Tuesday, September 20, 2005
Reid's misjudgment to oppose Roberts...
It appears that Harry Reid, the Senate Democratic Leader, will come out against the confirmation of John Roberts on Wednesday. The following quote is from his prepared remarks available in full on The Raw Story:
"The question is close, and the arguments against him do not warrant extraordinary procedural tactics to block the nomination. Nonetheless, I intend to cast my vote against this nominee when the Senate debates the matter next week.”
Reid cites a collection of memos from John Roberts' years in service to the Reagan Administration in which he was less than enthusiastic about the advancement of Affirmative Action and "derided" the concept of comparable worth between women and men in the workplace.
To me this is absolutely absurd. Roberts' position on equal rights wasn't compromised by these statements, and his rebuttal to Senator Feinstein in committee when she raised the subject of these memo's was comprehensive. He passionately expressed his dedication to equal rights, explained the underlying nuances of the issue as it related to his comments on comparable worth, and backed it all up with the fact that he'd married a working woman, grown up with three sisters who were working women, and would settle for nothing less than an outstanding career for his own daughter. Now maybe there is more beneath the surface, but presumptuous intimations and deductions are not the basis upon which Roberts' confirmation should be refused.
Reid states in his prepared remarks:
“Nonetheless, I was prepared to look past these memos, and chalk them up to the folly of youth. I looked forward to the confirmation hearings in the expectation that Judge Roberts would repudiate those views in some fashion."
What does he need to repudiate? The Reagan Administration policy on Affirmative action? The complex questions involving the particular case he was referencing in regards to comparable worth? The fact that he said there should be less lawyers, and not less female lawyers?
I agree with Reid that the Administration should have released the documents that Roberts had written when he served in the first Bush Administration, and I absolutely agree that Roberts has been less than forthcoming in the Judiciary Committee hearings, and that this is a cause for concern. After all, there are people on both the left and right worried as a result of how difficult it is to discern what kind of Chief Justice John Roberts will be. But, lets face it... he is following a precedent that has been set by his predecessors. Yes, some kind of mechanism should be in place to identify and scrutinize the subjective manner in which any nominee interprets the law... But, ultimately this is a criticism that relates to the process and not to the nominee, whether we like it as Democrats or not.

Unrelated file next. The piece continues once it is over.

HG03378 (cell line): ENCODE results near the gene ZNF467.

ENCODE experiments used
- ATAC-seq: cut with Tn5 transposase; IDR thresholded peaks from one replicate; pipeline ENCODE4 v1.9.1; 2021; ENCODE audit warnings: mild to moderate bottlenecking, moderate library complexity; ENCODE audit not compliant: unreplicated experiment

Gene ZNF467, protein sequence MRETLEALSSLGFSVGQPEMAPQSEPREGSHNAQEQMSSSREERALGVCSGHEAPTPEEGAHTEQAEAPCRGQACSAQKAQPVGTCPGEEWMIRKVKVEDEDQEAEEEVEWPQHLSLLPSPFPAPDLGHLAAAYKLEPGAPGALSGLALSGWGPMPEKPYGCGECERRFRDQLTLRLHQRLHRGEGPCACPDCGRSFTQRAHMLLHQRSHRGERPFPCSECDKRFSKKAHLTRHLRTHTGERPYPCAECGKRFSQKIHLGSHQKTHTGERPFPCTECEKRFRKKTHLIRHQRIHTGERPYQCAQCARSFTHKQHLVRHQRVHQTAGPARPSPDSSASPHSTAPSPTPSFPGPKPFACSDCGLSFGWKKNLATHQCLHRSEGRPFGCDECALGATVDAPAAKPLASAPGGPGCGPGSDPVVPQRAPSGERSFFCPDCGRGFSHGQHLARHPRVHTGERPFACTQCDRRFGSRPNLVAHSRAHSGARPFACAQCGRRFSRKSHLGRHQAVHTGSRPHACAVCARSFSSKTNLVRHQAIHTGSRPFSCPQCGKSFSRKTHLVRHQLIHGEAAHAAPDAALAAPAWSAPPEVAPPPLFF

I have expressed many concerns about Roberts: Does Roberts have the seniority, or track record in leadership positions to fulfill the role of Chief Justice. His obfuscation in response to Feinstein's JFK quote about the "absolute" separation between Church and State. But, to be perfectly honest, if these are the grounds upon which Roberts' confirmation is refused, in addition to Reid's objections, then, from this day forth, there probably isn't ANY sound basis upon which you could expect a Presidential nominee to the Supreme Court to ever be confirmed.
This is obviously a politically calculated move on the part of Congressional Democrats to send the President a message about his next nomination to the SC. Maybe Reid has received word that Bush intends to nominate a truly staunch, ideological conservative to replace Sandra Day O'Connor, and her pivotal swing vote. For me it's just a shame that when political posturing in response to Katrina has cost this Administration so dear in the opinion polls... and when, for the first time in his Presidency, George Bush is struggling to re-gather the confidence of the American people... the Democratic Leadership are sending exactly the wrong message about the type of alternative that we are offering as a party. Where the disenchanted electorate look for sincerity and integrity we are now simply perpetuating the political cynicism they have grown to despise.
I agree with the Gang of 14: George Bush's election victory earned him the right to nominate a Conservative to the Supreme Court... and only the most extreme circumstances should necessitate this type of partisan intervention. The plain truth is that nothing Harry Reid will say on Wednesday equates to circumstances that are extreme. Today's LA Times editorial impressively presents the case for Roberts' confirmation.
harry reid, john roberts, supreme court, dianne feinstein